The House of the Spirits | Study Guide

Isabel Allende

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The House of the Spirits | Chapter 5 : The Lovers | Summary

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Summary

Blanca matures into an adolescent without anyone in the big house much noticing. But the summer her body has ripened into a woman's body, Pedro Tercero notices and becomes immediately shy, having not reached full physical maturity himself. But his shyness does not last long, and the two once again enjoy playing together. By the summer's end, their love has turned to passion. While separated, they write "burning letters" to each other.

When the family returns to the city, they have a ghostly visitation. It is Férula, and Clara knows that her sister-in-law has died. When she and Esteban go to claim her body and see where she has lived these years, it is shocking. It is a squalid apartment in a tenement, and it is clear that Férula's only pleasure has been to dress up in costumes and wigs. She died dressed as an Austrian queen. During these years, she lived in poverty and in service to others; they find all the money Esteban sent to her monthly still in envelopes.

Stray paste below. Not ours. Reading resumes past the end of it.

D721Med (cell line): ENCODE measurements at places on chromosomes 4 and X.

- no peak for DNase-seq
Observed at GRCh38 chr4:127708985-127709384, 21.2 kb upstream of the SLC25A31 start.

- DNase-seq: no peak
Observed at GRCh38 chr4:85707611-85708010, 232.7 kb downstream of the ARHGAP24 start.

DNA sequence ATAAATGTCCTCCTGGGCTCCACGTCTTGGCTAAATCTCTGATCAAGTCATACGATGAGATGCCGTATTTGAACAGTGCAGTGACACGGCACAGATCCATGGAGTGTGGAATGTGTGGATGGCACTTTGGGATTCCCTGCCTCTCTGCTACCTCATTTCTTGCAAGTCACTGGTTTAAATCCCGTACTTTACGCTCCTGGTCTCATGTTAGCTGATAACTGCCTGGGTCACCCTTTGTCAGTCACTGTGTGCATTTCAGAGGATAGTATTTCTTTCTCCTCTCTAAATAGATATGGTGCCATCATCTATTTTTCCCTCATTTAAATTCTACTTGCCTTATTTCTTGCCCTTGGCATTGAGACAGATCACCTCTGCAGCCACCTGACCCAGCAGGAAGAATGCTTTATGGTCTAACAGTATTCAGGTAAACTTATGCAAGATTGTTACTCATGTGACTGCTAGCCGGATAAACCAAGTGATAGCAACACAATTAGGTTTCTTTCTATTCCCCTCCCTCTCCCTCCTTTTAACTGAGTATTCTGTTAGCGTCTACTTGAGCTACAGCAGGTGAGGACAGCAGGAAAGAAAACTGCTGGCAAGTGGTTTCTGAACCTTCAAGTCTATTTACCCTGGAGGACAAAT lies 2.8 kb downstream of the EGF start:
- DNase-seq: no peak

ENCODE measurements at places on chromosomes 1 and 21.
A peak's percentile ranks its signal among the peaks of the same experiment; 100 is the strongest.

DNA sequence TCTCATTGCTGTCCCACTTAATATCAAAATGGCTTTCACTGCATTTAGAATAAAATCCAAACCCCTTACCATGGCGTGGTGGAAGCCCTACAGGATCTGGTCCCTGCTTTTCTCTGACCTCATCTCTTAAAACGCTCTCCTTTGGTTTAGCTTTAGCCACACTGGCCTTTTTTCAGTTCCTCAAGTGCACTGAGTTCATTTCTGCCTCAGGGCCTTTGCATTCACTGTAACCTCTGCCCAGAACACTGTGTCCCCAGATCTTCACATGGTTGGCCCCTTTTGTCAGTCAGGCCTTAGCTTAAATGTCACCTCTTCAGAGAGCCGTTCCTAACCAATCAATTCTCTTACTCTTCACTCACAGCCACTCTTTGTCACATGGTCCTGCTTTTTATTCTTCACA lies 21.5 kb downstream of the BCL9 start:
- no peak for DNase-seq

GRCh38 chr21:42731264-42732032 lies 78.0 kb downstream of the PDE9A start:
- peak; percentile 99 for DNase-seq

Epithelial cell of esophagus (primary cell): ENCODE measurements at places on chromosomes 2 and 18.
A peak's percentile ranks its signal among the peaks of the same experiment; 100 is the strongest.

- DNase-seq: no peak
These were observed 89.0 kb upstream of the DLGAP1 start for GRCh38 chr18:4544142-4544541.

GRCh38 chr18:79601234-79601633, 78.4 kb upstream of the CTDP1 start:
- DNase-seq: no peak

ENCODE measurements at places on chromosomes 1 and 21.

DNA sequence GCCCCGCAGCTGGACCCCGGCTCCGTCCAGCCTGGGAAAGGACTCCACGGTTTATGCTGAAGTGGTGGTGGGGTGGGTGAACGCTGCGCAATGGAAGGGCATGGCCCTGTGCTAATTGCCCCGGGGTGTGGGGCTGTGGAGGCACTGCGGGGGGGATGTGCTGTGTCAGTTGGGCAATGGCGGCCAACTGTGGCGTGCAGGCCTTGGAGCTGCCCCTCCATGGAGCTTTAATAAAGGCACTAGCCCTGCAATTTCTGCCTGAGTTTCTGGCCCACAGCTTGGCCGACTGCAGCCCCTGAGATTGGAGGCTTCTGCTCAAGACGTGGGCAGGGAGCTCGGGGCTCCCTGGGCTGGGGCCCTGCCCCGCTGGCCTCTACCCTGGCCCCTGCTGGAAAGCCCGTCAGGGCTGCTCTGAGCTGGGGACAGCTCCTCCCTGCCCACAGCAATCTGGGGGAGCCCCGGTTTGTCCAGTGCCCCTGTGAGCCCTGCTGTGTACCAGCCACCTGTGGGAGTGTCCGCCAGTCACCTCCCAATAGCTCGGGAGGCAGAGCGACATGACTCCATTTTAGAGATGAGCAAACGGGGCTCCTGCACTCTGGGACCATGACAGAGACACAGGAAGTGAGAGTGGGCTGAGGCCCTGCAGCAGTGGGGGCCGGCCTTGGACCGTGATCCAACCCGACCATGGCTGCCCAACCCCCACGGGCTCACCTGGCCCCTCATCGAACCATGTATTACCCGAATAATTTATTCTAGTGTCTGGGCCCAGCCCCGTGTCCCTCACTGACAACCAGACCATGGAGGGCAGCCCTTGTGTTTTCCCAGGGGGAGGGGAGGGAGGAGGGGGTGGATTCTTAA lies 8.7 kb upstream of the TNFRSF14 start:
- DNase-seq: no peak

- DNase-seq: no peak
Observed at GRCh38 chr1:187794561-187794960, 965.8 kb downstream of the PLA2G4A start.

The next summer, Blanca and Pedro Tercero become nightly lovers, spending all night in each other's arms. By day, they keep up a façade of no longer being interested in each other. Jaime and Nicolás enjoy doing all the things in the countryside that they cannot do at their British school. Life continues every summer in just this way at Tres Marías for three years. Then in that year a huge earthquake hits just before the family returns to the city. In fact, the twins, Nana, and most of the servants have already returned to the big house, but Esteban, Clara, and Blanca remain at the estate. Clara knows an earthquake is coming, but everyone dismisses her fears. When it hits, the quake takes down the house, burying Esteban Trueba under layers of rubble. Clara is spared because she is outside looking for Blanca where she understands in a flash of insight that her daughter jumps out of the window each night to be with Pedro Tercero. When the lovers arrive, the three of them dig Esteban out. Nearly every bone in his body is broken, but old Pedro García saves his life by setting each one with his hands. Esteban spends four months wrapped in splints and bandages, but he survives. In the city, Nana dies of fright during the earthquake. So Blanca is sent to the convent school as a boarding student since no one can be there with her while Esteban is brought back to health and the rebuilding of the estate is undertaken.

Pedro Segundo García and Clara take charge of the huge project of restoring Tres Marías. It is complicated by Esteban Trueba's increasingly awful temperament. His strong will, temper, and impatience, combined with his neediness for Clara bring her "to despise him." At the same time, she comes to depend on kind, loyal Pedro Segundo.